When I left NNU, I began a career in filmmaking by way of advertising. I’ve spent the last 14 years in or working with ad agencies creating commercials, short films for in-house communication and online content that visually tells the story of some really great brands. I also have a side business creating films for nonprofits, which is easily the most rewarding part of my career. I’m grateful to be a part of a culture at NNU that fosters a desire in students to use their talents and giftings to give to the world. I now lead a team at Drake Cooper, an advertising agency in Boise, Idaho. We create visual content for marketing and advertising for a range of clients from Idaho Central Credit Union and Your Health Idaho, to Blue Diamond Almonds and Extramile Convenience Stores. I can say with confidence that my time living and learning at NNU informs the way I approach my daily work and the way I lead my team of creators.

Recently, in a fun full-circle experience, the ad agency I work for was selected to be the agency for NNU which has given my team and me the opportunity to create a handful of TV commercials for the University. The goal of this project was to inform the audience about NNU’s full range of degree programs while simultaneously delivering the message that earning your degree can be accomplished remotely. For this campaign we produced two commercials. One which focused on the faces of people pursuing different degrees, called “One of These People” and the other utilized a rotating set-piece designed to illustrate the ability to learn remotely, called “Changes.”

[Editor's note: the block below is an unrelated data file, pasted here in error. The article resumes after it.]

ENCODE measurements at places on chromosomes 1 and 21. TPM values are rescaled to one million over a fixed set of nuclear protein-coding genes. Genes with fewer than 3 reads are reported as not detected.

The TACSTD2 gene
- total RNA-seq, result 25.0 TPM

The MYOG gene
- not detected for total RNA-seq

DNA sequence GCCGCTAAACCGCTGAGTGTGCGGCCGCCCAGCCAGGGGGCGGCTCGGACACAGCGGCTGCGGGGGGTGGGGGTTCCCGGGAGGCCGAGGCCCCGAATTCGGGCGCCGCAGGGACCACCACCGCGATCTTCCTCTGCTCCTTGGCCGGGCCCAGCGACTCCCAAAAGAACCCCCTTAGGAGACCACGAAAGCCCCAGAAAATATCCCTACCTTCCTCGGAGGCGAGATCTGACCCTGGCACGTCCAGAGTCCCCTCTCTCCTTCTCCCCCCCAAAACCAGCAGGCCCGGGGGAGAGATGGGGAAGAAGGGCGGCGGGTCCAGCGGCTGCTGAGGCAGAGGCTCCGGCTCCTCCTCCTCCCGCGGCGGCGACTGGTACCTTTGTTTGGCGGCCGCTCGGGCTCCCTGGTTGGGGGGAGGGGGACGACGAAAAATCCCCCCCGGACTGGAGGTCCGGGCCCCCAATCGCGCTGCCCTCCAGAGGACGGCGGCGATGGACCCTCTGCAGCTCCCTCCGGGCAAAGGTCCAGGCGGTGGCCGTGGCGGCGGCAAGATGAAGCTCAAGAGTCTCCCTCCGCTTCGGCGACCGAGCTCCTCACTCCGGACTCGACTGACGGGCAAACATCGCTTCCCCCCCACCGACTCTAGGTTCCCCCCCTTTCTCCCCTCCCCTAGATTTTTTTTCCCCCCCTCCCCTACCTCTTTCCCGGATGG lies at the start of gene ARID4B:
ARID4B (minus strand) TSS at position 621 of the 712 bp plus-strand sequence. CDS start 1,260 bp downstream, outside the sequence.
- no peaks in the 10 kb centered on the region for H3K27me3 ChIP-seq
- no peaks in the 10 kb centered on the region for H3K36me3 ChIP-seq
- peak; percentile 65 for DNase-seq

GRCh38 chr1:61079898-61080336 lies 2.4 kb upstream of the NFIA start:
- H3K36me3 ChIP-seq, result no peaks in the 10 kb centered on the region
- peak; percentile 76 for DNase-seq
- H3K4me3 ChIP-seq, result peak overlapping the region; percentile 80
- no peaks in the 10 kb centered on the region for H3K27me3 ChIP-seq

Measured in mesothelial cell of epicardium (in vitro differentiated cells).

I certainly didn’t think when I embarked on this career path that I would be a part of creating ad campaigns for my alma mater, but it has been such a pleasure being on campus again and interacting with the community. We chose to feature almost exclusively students or alums in these two spots as a nod to the talent that lives within the NNU family. That’s not something we get to do very often but it was a rewarding experience to see everybody rise to the challenge, especially on “Changes.” The rotating set-piece was a beast and our student set-hands handled it like pros! I walked around that set with tremendous pride for NNU and my time spent there; it was an honor to get to tell a small part of the story of the community that has meant so much to me.

I often tell people that working in advertising is the perfect intersection of art and commerce. If I had attended a strictly arts school, I may have missed out on the opportunity to grow my mind in the ways of commerce. Conversely, if I had chosen a business school, the arts may have slipped through my grasp. At NNU, both pursuits are treated as not only equals, but interdependent. The simple fact is the well rounded education offered by NNU has been essential to my career. Not just from the technical skills gained, but the whole-person mentality I was taught and modeled to pursue.